Wednesday, July 26, 2006

The Worst Mistake You Can Make

Fiction begins with a crisis, from which future action grows. The worst mistake you can make is also the most common mistake writers make — failing to immediately plunge a sympathetic character into a crisis. Ordinarily, this will be the hero. In any case, the hero's crisis can't be solely somebody else's problem: it must affect, and be affected by, the main character.

But what about television dramas in which an ex-con goes straight and helps others with their problems?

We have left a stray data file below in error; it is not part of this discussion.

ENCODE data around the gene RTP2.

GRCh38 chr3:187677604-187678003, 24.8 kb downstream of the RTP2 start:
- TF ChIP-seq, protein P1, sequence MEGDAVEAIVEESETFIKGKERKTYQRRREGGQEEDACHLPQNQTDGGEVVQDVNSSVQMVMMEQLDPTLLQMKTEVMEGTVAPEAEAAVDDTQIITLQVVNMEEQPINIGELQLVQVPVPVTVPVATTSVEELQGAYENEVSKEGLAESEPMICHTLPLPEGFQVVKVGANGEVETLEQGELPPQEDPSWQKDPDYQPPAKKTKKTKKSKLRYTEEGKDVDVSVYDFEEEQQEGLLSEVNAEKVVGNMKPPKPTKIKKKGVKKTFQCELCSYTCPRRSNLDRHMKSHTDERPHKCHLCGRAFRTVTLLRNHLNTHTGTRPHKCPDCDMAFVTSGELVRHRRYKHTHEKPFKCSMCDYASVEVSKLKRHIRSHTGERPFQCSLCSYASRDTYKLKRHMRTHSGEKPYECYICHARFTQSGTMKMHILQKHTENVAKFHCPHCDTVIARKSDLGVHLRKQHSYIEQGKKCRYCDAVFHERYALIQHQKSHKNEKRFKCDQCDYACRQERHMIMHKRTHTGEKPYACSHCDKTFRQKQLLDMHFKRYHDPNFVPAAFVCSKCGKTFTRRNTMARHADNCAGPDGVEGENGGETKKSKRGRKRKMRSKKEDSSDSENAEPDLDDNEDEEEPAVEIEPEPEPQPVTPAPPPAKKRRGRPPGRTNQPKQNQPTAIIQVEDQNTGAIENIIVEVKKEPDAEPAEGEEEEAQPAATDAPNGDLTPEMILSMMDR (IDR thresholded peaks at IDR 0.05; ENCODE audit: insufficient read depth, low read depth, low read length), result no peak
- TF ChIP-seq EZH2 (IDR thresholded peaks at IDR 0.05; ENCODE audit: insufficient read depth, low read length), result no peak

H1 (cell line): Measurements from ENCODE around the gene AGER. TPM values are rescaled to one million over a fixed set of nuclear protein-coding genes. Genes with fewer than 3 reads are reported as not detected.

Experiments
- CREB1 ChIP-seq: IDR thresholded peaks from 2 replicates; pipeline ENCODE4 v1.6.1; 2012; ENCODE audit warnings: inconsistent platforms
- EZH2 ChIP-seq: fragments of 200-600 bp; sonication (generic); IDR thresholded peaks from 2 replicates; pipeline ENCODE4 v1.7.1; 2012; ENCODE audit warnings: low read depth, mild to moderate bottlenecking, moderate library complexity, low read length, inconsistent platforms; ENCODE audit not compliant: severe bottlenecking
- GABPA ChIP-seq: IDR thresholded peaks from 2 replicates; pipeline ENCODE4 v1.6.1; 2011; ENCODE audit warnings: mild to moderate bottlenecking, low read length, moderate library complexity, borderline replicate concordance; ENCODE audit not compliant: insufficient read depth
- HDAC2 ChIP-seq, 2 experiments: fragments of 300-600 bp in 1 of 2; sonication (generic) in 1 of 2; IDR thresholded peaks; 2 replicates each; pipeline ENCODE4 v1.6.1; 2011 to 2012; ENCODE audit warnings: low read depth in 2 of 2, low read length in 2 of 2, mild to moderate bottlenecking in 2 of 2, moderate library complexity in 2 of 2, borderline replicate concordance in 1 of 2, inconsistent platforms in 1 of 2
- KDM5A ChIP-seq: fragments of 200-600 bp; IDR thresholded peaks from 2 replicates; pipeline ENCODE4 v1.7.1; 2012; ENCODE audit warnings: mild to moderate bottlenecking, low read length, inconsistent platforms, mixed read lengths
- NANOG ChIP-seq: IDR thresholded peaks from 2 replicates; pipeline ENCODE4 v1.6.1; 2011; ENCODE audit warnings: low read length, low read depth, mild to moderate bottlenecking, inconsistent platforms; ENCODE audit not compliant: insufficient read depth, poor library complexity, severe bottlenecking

Good question. That is episodic fiction. Think of the episodes as non-consequential chapters. In the first episode we learn why the hero solves other people's problems: for redemption. In the opening of each subsequent episode, we are reminded of this in flashback. So, the hero's need for redemption is his crisis. His ongoing struggle for it is the (open-ended) core conflict. He purposes to help somebody else in each episode as a step toward achieving his goal. Otherwise he would be a flat character, one viewers wouldn't get deeply involved with. The series wouldn't attract and hold a regular audience.

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